Working on Fisher's Problem With Computer Algebra
Application of optimal control theory to applied resource problems has been limited by the difficulty of numerical solutions. Typically, terminal values for the length of the production period, price, or production have been assumed rather than optimized. The use of an objective functional with explicit discounting gives direct solution values for n, y(t), p(t), and monopoly profit (or consumer surplus) for continuous or discrete problems. The method can be used for numerical solutions to problems with linear demand, cost trend, or risk of expropriation. Computer mathematics is a useful tool in exploring solution values for specific parameters. The techniques are illustrated with Fisher's wildly used discrete problem, and with application to parameters representing remaining world oil resources for competitive and monopolistic assumptions.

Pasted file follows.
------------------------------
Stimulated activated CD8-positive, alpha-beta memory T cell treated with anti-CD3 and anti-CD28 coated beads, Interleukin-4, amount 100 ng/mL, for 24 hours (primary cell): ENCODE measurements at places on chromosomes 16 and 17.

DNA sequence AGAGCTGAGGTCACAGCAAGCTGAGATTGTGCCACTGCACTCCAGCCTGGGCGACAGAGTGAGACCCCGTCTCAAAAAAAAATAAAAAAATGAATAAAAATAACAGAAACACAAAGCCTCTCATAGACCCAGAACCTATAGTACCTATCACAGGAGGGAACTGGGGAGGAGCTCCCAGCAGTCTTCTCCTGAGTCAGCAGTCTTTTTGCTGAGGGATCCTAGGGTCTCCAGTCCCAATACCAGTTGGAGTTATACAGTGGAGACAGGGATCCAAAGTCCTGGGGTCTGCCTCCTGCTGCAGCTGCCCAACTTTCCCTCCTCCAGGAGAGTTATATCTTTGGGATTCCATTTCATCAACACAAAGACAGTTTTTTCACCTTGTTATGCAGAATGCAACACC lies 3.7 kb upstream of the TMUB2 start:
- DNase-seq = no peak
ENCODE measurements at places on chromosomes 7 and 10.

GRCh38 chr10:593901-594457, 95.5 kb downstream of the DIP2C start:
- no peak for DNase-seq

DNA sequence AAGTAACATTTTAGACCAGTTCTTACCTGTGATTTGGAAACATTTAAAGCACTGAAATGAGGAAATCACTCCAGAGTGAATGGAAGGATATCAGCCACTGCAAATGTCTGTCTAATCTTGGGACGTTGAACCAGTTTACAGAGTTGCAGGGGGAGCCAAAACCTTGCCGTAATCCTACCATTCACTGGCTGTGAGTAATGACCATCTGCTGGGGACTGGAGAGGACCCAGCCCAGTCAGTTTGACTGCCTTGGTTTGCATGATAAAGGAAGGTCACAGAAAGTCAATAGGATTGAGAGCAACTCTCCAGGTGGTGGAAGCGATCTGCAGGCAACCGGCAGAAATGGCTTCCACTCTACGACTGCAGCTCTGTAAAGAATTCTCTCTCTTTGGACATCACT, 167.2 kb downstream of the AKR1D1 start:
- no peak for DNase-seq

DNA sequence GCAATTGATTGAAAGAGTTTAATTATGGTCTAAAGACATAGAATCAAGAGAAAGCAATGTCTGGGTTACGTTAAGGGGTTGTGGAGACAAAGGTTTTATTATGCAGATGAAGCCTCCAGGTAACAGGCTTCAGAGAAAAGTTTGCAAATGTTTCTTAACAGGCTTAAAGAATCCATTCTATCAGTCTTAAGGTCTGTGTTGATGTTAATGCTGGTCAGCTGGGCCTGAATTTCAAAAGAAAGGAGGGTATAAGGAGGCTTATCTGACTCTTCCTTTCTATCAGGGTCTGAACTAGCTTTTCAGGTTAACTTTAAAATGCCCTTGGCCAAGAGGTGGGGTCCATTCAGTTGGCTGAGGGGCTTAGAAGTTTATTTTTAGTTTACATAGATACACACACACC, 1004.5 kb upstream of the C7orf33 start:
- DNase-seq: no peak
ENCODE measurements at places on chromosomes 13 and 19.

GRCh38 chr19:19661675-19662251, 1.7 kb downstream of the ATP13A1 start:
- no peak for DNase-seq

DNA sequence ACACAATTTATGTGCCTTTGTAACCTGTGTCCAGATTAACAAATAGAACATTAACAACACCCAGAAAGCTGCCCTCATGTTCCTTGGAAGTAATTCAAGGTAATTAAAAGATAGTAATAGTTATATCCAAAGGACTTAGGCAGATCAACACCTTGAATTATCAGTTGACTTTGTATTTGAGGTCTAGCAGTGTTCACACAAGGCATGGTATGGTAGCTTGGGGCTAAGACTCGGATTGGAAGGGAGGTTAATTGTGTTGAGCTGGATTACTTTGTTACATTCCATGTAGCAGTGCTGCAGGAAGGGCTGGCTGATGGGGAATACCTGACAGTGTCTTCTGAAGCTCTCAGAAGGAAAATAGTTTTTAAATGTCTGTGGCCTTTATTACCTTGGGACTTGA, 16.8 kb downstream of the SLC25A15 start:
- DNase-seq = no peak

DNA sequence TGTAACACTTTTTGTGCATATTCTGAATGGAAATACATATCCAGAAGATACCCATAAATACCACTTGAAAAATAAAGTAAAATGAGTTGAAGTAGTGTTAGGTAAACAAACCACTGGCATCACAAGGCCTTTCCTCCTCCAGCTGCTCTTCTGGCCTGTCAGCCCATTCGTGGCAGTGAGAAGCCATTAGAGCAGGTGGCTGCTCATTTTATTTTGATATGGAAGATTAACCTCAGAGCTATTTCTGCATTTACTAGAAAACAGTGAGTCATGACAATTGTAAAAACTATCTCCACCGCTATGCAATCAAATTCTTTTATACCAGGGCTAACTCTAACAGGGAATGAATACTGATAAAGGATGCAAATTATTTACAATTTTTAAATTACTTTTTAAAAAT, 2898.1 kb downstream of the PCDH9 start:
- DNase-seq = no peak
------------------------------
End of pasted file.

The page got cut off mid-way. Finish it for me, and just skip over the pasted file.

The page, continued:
Charles H. Dyson School of Applied Economics and Management, Cornell University